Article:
David: I’m David Stopforth and I’m a volunteer mentor. I started this role just over two years ago – so that would be March 2020.
‘How did you find out about Children Heard and Seen (CHAS)?’
D: I’d recently retired and did a bit of research, looking around to see what things I could pursue that were of interest to me. Someone mentioned to me an organisation called Reading Volunteer Action, so I called them and arranged to have a meeting, and met a guy there. We spent about an hour and a half together talking through various volunteering opportunities that they had on their books. He sent me about seven ideas for volunteering, and links with more information on each of them, one of which of course was CHAS. Given it related to a little bit of my childhood experiences, and just feeling that it was just a wonderful organization doing fabulous things, I thought I’d give it a try.
‘What do you think are the benefits to the child you support?’
D: I would hope the benefits for Thomas are that he feels an increased sense of security. Because between us we’ve got this little relationship growing – it’s another adult outside of the family circle that he can relate to. Each time we have contact we pick up usually on where we left off last time, so there’s a feeling of continuity there and I just hope that he feels an added level of security in the world because he and I have a chat now again.
‘What do you get out of volunteering?’
D: It utilises some of what I think are my own skills in relationships with others. It feels as if I’m giving something back from what I learned through the course of my own personal life, but also through the course of my career as well. I feel I’m still using some of those skills that I’ve previously used in the workplace. Also, there are some parallels with the circumstances of all children that CHAS are supporting. There are some personal parallels with my own experiences as a child. I didn’t have parents in prison, but I lost my mum who died when I was six years old and so I’ve always felt that there are some parallels there. To be able to hopefully assist the child to deal with those things in some small way, actually feels quite good.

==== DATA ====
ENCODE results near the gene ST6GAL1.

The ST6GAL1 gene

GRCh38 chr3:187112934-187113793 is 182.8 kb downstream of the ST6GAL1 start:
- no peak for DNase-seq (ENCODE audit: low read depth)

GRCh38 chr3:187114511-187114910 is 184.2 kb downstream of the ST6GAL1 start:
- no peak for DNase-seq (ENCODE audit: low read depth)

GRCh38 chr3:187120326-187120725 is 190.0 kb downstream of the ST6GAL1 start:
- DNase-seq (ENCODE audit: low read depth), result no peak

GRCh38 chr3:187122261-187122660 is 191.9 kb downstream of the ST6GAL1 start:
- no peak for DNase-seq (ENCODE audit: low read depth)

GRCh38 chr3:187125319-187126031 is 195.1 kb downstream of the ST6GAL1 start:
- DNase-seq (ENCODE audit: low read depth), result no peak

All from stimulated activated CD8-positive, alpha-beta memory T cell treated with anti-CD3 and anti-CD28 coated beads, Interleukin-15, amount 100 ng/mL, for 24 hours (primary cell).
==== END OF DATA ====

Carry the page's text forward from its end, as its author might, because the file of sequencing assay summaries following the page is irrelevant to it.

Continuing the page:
‘What is your favourite memory as a mentor?’
D: My favorite memory was when there was no option bar Zoom calls during lockdown, we decided to do some drawings for each other on Zoom. I like drawing, Thomas likes drawing. At the end of the call he said ‘David can I have your drawing?’ and I said yeah so I dropped it off on the doorstep. The time I saw Thomas after that, he had coloured in my drawing and showed it to me on Zoom. That was just the most fantastic feeling.
‘Do you feel supported by CHAS?’
D: Yeah, always. There’s a terrific spirit that goes right through all of the CHAS team, inspired by Sarah and others I’m sure. I think the momentum that CHAS is building through its partnerships with others is making it such a powerful force. It’s nice to be associated with it
‘What would you say to someone who’s thinking of becoming a mentor?’
D: I would say if you’ve thought about it, if you’re ready to make a commitment, you’re ready to keep an open mind and keep exploring the relationship with the child, then you should definitely give it a go. The reason I say that is, yes at the beginning it is a challenge to get to know anybody, but these are special people that you’re working with as a mentor. You can contribute to their lives and their future lives by just being a trusted friend with them. You can help them in whichever way the relationship goes and the conversations you have with them. Ultimately, the rewards that you get back from that experience are just very valuable.